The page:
Here’s an end-of-the-week update on all the houses and other stuff going on…
We found out that the lease/buyers for this house haven’t been paying off their credit card each month like the credit repair company suggested. They likely would have qualified last month if it had not been for that, but now they’re likely still a month or two away, best case.
The contract for this lease-purchase expires this weekend, and we met with the buyers last night. We agreed to extend the contract one final time, until June 30 of this year. That means that if they can get the house closed, they’ll still qualify for the $8000 tax credit as well. If they can’t qualify by June, we’ve informed them that we won’t be extending again (we’ve already extended three times).
So, if this one isn’t sold by June 30, we’ll be taking the $7800 that we’ve collected in escrow money and using it to fix up the house and put it back on the market.
The buyers had their inspection earlier this week, and only came back with a few requests for minor issues (squirrels in the attic, minor shower leak, mis-wired outlet, etc). We are now just waiting for the appraisal to come back, and assuming everything is okay with that, we expect to get this one closed in the next two to three weeks.
Wow, this one has been a crazy rehab so far. We completely gutted the exterior, ripping off all the siding, trim, soffit, fascia, gutters, roof, and windows, rear deck, and replaced everything. In the process, we realized that there was some termite damage and wood rot to a couple support joists and that the entire chimney was rotted away. So, we replaced a couple beams and completely ripped off and replaced the chimney.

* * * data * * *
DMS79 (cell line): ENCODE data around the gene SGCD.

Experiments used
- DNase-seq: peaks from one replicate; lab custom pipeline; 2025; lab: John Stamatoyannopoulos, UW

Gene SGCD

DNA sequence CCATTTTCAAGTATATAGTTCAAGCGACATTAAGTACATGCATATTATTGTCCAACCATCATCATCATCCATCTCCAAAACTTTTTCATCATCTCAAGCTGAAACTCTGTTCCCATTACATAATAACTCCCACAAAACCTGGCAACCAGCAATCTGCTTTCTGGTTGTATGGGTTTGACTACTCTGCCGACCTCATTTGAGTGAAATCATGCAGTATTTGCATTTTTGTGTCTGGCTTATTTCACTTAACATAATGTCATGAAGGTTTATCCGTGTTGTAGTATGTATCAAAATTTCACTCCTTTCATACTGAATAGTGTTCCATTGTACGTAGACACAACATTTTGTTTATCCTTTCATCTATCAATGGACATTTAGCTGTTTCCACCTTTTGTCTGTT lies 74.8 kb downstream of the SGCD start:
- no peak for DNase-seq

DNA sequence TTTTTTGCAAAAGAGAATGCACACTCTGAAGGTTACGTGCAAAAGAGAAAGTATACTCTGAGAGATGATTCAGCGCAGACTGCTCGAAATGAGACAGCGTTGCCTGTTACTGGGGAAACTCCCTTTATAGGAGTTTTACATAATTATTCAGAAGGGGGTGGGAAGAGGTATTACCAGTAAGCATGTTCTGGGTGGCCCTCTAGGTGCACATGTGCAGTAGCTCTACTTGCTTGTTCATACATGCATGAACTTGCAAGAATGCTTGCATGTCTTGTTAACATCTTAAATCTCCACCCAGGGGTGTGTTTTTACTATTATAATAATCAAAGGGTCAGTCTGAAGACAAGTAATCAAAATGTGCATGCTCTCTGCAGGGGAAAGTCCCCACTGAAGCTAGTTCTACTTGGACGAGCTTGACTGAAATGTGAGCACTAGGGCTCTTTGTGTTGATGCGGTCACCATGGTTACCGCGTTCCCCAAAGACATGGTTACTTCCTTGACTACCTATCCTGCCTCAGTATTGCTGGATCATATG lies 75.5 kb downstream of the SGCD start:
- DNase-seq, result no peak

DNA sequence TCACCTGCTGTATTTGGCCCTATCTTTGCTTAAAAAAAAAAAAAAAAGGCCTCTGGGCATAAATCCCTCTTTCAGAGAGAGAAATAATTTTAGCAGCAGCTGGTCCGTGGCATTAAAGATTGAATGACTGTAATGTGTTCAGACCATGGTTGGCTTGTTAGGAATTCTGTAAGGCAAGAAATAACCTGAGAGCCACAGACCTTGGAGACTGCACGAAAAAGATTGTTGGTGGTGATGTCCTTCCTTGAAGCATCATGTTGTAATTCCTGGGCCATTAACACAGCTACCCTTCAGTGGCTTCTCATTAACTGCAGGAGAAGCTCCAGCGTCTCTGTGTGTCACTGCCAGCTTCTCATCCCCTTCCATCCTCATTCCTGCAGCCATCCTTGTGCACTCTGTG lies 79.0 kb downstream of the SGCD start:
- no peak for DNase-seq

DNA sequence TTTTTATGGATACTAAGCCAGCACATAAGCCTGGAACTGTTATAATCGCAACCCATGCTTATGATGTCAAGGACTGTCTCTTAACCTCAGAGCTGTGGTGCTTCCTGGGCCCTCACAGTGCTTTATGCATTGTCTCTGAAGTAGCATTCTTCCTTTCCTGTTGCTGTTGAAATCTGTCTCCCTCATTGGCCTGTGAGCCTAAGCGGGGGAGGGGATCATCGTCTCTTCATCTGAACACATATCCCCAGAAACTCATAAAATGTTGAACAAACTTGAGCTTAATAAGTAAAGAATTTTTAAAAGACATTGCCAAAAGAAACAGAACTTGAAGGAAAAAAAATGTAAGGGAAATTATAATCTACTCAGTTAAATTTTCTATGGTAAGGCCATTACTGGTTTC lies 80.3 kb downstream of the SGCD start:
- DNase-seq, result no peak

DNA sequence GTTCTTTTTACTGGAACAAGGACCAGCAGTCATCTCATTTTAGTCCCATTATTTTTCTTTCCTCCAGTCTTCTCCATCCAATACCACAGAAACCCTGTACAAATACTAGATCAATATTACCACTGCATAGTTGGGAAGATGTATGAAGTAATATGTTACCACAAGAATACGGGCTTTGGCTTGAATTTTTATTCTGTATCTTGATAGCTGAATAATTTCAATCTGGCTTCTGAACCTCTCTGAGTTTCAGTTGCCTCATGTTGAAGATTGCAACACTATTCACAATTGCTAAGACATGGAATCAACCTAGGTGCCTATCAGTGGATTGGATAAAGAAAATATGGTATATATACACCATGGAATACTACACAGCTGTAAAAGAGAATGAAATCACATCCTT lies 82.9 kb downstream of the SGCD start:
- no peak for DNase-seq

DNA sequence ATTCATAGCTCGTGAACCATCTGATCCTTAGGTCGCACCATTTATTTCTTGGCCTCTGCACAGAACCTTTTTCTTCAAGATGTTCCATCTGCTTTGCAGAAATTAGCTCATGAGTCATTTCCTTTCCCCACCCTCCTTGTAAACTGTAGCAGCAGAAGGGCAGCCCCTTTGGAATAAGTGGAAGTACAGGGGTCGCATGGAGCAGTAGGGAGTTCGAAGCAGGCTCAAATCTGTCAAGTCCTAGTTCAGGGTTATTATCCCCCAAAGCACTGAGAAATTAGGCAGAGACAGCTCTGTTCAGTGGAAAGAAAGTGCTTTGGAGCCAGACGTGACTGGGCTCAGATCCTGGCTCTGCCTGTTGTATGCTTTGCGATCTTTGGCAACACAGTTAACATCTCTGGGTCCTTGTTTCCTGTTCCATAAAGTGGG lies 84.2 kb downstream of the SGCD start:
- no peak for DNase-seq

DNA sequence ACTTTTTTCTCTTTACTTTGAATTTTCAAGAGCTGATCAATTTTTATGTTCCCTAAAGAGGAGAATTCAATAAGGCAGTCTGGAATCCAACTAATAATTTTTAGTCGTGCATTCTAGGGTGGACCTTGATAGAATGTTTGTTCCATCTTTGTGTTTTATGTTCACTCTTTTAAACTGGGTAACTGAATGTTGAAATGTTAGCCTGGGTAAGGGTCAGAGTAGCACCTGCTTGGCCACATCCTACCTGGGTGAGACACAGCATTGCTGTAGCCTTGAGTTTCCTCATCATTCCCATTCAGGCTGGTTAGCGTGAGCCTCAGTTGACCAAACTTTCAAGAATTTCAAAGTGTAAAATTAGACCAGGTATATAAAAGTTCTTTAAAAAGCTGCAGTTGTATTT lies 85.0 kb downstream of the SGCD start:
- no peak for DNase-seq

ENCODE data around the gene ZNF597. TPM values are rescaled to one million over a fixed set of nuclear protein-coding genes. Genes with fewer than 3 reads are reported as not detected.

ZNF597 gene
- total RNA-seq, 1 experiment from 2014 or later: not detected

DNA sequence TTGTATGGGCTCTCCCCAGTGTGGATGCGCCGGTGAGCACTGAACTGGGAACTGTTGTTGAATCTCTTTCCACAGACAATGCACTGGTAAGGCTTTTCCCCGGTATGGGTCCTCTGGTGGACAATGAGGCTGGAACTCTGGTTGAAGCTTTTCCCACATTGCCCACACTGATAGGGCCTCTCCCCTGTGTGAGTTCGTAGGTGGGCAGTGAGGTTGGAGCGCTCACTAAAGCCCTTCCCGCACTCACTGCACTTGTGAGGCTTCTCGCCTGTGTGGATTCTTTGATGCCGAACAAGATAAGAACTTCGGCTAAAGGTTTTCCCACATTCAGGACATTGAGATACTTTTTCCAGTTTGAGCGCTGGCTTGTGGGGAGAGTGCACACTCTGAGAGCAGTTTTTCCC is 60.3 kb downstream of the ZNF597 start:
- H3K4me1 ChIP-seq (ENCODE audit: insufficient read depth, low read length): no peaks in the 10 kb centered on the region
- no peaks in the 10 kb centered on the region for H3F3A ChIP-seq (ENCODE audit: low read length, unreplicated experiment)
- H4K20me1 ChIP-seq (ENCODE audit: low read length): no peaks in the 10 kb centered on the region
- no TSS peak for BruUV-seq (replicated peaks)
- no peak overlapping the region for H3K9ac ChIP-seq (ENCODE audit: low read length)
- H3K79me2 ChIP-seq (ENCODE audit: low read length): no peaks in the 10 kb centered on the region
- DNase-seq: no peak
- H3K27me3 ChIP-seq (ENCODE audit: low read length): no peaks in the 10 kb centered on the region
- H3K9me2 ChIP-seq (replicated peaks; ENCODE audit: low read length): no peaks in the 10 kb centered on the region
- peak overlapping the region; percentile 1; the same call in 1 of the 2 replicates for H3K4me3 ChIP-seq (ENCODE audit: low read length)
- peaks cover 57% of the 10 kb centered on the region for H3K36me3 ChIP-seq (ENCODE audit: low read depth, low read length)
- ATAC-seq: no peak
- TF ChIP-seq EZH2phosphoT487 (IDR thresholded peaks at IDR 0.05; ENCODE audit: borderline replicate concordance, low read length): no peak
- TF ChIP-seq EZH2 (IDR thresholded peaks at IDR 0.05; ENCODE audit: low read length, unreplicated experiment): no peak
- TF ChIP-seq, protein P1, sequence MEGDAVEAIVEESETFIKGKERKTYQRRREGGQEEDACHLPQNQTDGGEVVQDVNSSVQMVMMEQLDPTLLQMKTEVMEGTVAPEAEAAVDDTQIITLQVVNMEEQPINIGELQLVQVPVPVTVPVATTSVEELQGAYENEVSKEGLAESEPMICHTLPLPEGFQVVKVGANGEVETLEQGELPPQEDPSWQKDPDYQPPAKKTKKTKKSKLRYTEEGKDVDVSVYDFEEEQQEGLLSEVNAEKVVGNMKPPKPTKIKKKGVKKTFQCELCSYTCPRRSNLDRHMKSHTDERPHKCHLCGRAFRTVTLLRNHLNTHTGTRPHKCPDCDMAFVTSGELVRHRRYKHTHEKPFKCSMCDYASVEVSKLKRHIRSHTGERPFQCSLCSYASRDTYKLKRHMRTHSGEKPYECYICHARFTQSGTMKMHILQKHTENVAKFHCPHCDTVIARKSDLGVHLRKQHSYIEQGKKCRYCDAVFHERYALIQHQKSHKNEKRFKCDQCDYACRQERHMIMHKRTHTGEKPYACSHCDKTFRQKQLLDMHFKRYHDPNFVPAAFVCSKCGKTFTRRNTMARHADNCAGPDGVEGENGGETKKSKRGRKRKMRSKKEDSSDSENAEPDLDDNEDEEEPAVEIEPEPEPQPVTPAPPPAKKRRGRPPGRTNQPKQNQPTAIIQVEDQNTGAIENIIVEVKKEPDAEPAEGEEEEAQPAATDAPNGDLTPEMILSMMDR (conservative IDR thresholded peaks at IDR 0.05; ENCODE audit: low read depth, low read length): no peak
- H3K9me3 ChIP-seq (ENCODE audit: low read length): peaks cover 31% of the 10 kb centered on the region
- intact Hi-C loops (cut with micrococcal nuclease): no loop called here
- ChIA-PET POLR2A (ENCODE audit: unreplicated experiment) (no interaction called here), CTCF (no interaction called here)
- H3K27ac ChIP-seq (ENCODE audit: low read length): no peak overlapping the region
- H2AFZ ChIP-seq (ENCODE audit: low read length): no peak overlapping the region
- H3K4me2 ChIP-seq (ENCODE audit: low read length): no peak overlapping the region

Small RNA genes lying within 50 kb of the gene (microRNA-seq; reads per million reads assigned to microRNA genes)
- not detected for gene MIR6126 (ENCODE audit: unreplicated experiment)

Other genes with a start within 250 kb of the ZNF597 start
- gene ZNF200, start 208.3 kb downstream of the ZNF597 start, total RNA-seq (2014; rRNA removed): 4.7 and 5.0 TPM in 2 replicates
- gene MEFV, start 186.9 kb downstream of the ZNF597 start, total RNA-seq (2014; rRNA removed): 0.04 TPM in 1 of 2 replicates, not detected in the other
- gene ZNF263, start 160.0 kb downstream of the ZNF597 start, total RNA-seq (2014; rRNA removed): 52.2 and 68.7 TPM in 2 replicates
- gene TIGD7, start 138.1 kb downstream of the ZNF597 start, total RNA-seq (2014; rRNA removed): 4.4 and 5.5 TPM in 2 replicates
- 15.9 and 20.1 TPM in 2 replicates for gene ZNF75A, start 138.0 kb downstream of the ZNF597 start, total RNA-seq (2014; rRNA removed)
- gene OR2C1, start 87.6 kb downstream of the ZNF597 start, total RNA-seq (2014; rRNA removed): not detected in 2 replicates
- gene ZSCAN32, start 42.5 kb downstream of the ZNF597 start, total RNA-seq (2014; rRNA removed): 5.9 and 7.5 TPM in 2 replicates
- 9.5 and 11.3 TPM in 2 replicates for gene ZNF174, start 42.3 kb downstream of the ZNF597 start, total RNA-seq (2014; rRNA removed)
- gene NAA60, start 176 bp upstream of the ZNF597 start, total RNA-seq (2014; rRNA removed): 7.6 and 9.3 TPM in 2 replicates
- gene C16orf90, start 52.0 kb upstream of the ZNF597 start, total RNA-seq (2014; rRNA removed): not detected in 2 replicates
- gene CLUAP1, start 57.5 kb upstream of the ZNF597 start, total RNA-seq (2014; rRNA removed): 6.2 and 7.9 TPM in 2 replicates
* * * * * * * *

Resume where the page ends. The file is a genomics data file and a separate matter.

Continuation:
Once the exterior was finished, we brought in the mold remediation company who gutted the entire exterior, and had to remove about 50% of the sheetrock in the house for remediate the mold. It will take another day or two to finish the mold work, but starting next week, we will be rebuilding the interior.
Based on some surprises we’ve found (the extra structural work, the extra mold remediation, etc) we’re probably about $5K over budget on this one…which is too bad considering our profit was thin to begin with. We won’t know until we put it on the market, but hopefully we’ll be able to sell this one for our projected price, or we may be working on our first break-even project. The worst part about that is that this has been our biggest rehab to date, so it’s taking a lot of time and energy.
The buyers for this property are going through the process of trying to secure their loan. Their first lender couldn’t get the job done, but they’re confident that the second lender will.
Currently, the closing is scheduled for March 17.
This house has been on the market for nearly two weeks without an offer. We’ve had tremendous interest (as expected, given our pricing it well below market), but the very specific back-yard — it has a waterfall and lots of custom landscaping — and the fact that it’s on a main road have turned off several buyers. My wife has always believed that this house will be perfect for a couple with no kids (since there’s no good back yard play area) or a retired couple, and it’s becoming obvious that she’s absolutely right (as usual!).
We have two agents telling us that they have very interested buyers, but until we see an offer, it doesn’t really mean much.
In the meantime, there was a horrible smell coming from one of the back bedrooms in the house. We had our extermination company investigate, and they found a dead squirrel in the attic. The squirrel was probably in there when we were rehabbing the house, and our contractors probably sealed it in when they were replacing damaged fascia boards around the roof-line.
Poor little squirrel… 🙁
There’s plenty more going on with the staging business, the mobile home business, and other ventures we’re pursuing, but I’ll save that for future posts…